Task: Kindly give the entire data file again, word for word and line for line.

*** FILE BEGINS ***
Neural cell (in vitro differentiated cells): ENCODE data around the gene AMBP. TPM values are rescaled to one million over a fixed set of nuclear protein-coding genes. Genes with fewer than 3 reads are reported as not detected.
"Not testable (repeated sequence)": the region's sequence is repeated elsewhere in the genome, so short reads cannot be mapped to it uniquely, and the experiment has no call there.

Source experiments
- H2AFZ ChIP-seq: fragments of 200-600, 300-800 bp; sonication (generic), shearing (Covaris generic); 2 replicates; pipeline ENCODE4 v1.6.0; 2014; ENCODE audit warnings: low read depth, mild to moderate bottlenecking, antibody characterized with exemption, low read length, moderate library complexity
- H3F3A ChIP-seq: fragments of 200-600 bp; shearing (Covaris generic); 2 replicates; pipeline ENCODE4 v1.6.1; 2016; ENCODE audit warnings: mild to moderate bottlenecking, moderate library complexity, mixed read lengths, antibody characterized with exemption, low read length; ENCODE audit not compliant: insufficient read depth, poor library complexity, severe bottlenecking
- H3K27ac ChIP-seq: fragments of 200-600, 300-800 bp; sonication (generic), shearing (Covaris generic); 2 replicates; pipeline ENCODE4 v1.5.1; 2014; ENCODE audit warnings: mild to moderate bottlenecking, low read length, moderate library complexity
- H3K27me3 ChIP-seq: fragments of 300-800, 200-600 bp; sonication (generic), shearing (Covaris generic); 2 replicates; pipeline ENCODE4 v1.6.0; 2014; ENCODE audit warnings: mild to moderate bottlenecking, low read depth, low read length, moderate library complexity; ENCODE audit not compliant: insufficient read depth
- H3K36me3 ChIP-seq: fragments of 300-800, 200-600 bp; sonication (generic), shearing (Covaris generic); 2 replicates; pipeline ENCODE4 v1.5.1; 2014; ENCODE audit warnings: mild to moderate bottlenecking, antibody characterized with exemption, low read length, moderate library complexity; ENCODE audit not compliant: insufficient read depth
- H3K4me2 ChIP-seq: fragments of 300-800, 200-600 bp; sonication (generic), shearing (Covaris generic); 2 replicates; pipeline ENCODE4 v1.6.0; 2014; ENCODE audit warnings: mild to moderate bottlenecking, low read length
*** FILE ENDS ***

Neural cell (in vitro differentiated cells): ENCODE data around the gene AMBP. TPM values are rescaled to one million over a fixed set of nuclear protein-coding genes. Genes with fewer than 3 reads are reported as not detected.
"Not testable (repeated sequence)": the region's sequence is repeated elsewhere in the genome, so short reads cannot be mapped to it uniquely, and the experiment has no call there.

Source experiments
- H2AFZ ChIP-seq: fragments of 200-600, 300-800 bp; sonication (generic), shearing (Covaris generic); 2 replicates; pipeline ENCODE4 v1.6.0; 2014; ENCODE audit warnings: low read depth, mild to moderate bottlenecking, antibody characterized with exemption, low read length, moderate library complexity
- H3F3A ChIP-seq: fragments of 200-600 bp; shearing (Covaris generic); 2 replicates; pipeline ENCODE4 v1.6.1; 2016; ENCODE audit warnings: mild to moderate bottlenecking, moderate library complexity, mixed read lengths, antibody characterized with exemption, low read length; ENCODE audit not compliant: insufficient read depth, poor library complexity, severe bottlenecking
- H3K27ac ChIP-seq: fragments of 200-600, 300-800 bp; sonication (generic), shearing (Covaris generic); 2 replicates; pipeline ENCODE4 v1.5.1; 2014; ENCODE audit warnings: mild to moderate bottlenecking, low read length, moderate library complexity
- H3K27me3 ChIP-seq: fragments of 300-800, 200-600 bp; sonication (generic), shearing (Covaris generic); 2 replicates; pipeline ENCODE4 v1.6.0; 2014; ENCODE audit warnings: mild to moderate bottlenecking, low read depth, low read length, moderate library complexity; ENCODE audit not compliant: insufficient read depth
- H3K36me3 ChIP-seq: fragments of 300-800, 200-600 bp; sonication (generic), shearing (Covaris generic); 2 replicates; pipeline ENCODE4 v1.5.1; 2014; ENCODE audit warnings: mild to moderate bottlenecking, antibody characterized with exemption, low read length, moderate library complexity; ENCODE audit not compliant: insufficient read depth
- H3K4me2 ChIP-seq: fragments of 300-800, 200-600 bp; sonication (generic), shearing (Covaris generic); 2 replicates; pipeline ENCODE4 v1.6.0; 2014; ENCODE audit warnings: mild to moderate bottlenecking, low read length